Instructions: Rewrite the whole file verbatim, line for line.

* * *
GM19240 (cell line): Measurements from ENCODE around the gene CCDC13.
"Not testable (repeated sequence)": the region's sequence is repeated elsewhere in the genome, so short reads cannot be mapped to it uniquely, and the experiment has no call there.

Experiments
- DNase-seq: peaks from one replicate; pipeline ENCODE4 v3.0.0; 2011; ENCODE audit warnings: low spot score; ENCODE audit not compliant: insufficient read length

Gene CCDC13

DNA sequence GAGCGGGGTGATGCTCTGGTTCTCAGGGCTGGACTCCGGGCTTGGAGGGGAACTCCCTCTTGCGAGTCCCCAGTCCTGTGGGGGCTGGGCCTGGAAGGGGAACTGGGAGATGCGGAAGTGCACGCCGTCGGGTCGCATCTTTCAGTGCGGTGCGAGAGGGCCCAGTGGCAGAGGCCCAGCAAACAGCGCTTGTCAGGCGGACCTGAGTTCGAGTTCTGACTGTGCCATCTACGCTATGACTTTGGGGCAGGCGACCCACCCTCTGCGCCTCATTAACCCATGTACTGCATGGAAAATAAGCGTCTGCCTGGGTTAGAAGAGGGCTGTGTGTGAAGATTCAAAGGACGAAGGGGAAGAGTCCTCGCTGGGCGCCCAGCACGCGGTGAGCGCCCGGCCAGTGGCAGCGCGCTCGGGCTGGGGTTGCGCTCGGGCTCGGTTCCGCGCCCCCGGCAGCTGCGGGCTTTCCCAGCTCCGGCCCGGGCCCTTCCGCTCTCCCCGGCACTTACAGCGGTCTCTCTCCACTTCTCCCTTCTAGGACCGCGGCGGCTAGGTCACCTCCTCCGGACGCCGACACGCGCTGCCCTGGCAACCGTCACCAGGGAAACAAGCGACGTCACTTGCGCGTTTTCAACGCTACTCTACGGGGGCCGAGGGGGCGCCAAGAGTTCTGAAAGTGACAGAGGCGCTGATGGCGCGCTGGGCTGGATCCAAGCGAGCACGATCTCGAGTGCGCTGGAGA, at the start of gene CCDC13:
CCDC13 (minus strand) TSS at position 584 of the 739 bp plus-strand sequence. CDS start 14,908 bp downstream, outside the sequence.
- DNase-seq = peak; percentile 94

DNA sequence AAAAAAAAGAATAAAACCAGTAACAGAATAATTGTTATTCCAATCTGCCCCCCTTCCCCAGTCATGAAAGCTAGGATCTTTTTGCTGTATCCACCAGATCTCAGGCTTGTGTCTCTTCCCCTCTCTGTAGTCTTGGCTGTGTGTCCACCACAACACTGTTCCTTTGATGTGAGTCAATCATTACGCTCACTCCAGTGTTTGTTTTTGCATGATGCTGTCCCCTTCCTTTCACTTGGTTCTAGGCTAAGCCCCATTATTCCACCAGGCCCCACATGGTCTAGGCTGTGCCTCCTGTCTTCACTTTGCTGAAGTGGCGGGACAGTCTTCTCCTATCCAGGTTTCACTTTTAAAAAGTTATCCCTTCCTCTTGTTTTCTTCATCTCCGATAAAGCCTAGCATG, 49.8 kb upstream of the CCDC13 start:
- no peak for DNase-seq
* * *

GM19240 (cell line): Measurements from ENCODE around the gene CCDC13.
"Not testable (repeated sequence)": the region's sequence is repeated elsewhere in the genome, so short reads cannot be mapped to it uniquely, and the experiment has no call there.

Experiments
- DNase-seq: peaks from one replicate; pipeline ENCODE4 v3.0.0; 2011; ENCODE audit warnings: low spot score; ENCODE audit not compliant: insufficient read length

Gene CCDC13

DNA sequence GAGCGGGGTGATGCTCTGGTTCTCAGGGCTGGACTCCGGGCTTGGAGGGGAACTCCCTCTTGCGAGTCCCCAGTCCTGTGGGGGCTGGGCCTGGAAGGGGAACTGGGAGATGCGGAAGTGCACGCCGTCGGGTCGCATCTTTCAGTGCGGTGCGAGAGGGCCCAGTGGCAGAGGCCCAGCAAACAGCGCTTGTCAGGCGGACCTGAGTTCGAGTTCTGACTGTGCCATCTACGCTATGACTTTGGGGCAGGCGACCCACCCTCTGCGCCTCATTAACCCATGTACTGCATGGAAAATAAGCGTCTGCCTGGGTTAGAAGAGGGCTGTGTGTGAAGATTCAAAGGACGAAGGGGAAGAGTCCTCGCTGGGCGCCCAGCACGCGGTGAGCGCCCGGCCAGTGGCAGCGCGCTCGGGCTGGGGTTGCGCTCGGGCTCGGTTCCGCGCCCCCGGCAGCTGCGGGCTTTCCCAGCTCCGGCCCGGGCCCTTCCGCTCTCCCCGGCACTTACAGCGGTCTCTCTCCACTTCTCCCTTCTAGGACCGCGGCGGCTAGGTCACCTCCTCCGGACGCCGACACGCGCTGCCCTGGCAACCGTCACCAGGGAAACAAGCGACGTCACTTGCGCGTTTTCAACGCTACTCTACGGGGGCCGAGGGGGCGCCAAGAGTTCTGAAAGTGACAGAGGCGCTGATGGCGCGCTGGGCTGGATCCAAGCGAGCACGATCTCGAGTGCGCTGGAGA, at the start of gene CCDC13:
CCDC13 (minus strand) TSS at position 584 of the 739 bp plus-strand sequence. CDS start 14,908 bp downstream, outside the sequence.
- DNase-seq = peak; percentile 94

DNA sequence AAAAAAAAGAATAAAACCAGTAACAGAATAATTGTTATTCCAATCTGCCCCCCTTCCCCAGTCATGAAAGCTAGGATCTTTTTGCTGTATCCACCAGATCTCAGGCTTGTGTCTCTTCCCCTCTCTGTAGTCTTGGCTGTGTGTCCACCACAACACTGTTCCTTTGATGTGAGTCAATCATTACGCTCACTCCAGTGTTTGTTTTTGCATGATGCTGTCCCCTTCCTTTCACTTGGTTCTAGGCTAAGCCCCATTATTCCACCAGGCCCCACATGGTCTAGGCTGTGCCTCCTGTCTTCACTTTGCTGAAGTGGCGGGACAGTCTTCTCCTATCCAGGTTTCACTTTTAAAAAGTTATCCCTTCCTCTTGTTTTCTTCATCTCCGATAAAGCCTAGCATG, 49.8 kb upstream of the CCDC13 start:
- no peak for DNase-seq